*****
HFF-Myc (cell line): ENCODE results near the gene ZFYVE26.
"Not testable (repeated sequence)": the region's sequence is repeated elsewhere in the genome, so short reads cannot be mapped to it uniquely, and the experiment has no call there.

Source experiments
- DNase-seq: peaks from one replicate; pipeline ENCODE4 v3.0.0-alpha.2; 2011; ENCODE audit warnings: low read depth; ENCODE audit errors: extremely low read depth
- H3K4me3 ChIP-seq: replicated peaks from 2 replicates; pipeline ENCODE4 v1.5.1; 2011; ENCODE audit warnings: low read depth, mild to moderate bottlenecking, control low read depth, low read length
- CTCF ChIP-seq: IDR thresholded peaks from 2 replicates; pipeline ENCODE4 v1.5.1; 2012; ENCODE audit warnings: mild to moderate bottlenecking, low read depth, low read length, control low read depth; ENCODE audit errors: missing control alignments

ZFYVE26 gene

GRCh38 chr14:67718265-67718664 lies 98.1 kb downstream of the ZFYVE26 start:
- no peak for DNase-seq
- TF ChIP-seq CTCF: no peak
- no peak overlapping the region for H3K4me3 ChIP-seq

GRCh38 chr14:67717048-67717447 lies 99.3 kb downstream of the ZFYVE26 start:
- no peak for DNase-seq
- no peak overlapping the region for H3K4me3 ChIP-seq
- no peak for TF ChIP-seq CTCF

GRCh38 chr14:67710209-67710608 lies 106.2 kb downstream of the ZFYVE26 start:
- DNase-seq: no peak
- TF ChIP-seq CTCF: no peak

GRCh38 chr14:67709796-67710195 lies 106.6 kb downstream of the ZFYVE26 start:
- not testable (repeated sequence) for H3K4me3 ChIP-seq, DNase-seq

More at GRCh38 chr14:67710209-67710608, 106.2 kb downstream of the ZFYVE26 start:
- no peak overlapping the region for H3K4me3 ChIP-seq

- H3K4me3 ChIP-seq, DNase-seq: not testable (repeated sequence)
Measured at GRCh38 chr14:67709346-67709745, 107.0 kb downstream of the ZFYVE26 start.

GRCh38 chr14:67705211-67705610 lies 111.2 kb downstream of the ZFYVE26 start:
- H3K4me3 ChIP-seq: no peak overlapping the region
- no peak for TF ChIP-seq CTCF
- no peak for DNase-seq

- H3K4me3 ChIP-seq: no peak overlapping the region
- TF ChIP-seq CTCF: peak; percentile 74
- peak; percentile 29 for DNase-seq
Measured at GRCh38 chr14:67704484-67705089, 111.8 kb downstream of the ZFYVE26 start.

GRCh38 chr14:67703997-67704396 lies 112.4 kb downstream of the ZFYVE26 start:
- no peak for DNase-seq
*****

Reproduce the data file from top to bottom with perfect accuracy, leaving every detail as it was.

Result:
HFF-Myc (cell line): ENCODE results near the gene ZFYVE26.
"Not testable (repeated sequence)": the region's sequence is repeated elsewhere in the genome, so short reads cannot be mapped to it uniquely, and the experiment has no call there.

Source experiments
- DNase-seq: peaks from one replicate; pipeline ENCODE4 v3.0.0-alpha.2; 2011; ENCODE audit warnings: low read depth; ENCODE audit errors: extremely low read depth
- H3K4me3 ChIP-seq: replicated peaks from 2 replicates; pipeline ENCODE4 v1.5.1; 2011; ENCODE audit warnings: low read depth, mild to moderate bottlenecking, control low read depth, low read length
- CTCF ChIP-seq: IDR thresholded peaks from 2 replicates; pipeline ENCODE4 v1.5.1; 2012; ENCODE audit warnings: mild to moderate bottlenecking, low read depth, low read length, control low read depth; ENCODE audit errors: missing control alignments

ZFYVE26 gene

GRCh38 chr14:67718265-67718664 lies 98.1 kb downstream of the ZFYVE26 start:
- no peak for DNase-seq
- TF ChIP-seq CTCF: no peak
- no peak overlapping the region for H3K4me3 ChIP-seq

GRCh38 chr14:67717048-67717447 lies 99.3 kb downstream of the ZFYVE26 start:
- no peak for DNase-seq
- no peak overlapping the region for H3K4me3 ChIP-seq
- no peak for TF ChIP-seq CTCF

GRCh38 chr14:67710209-67710608 lies 106.2 kb downstream of the ZFYVE26 start:
- DNase-seq: no peak
- TF ChIP-seq CTCF: no peak

GRCh38 chr14:67709796-67710195 lies 106.6 kb downstream of the ZFYVE26 start:
- not testable (repeated sequence) for H3K4me3 ChIP-seq, DNase-seq

More at GRCh38 chr14:67710209-67710608, 106.2 kb downstream of the ZFYVE26 start:
- no peak overlapping the region for H3K4me3 ChIP-seq

- H3K4me3 ChIP-seq, DNase-seq: not testable (repeated sequence)
Measured at GRCh38 chr14:67709346-67709745, 107.0 kb downstream of the ZFYVE26 start.

GRCh38 chr14:67705211-67705610 lies 111.2 kb downstream of the ZFYVE26 start:
- H3K4me3 ChIP-seq: no peak overlapping the region
- no peak for TF ChIP-seq CTCF
- no peak for DNase-seq

- H3K4me3 ChIP-seq: no peak overlapping the region
- TF ChIP-seq CTCF: peak; percentile 74
- peak; percentile 29 for DNase-seq
Measured at GRCh38 chr14:67704484-67705089, 111.8 kb downstream of the ZFYVE26 start.

GRCh38 chr14:67703997-67704396 lies 112.4 kb downstream of the ZFYVE26 start:
- no peak for DNase-seq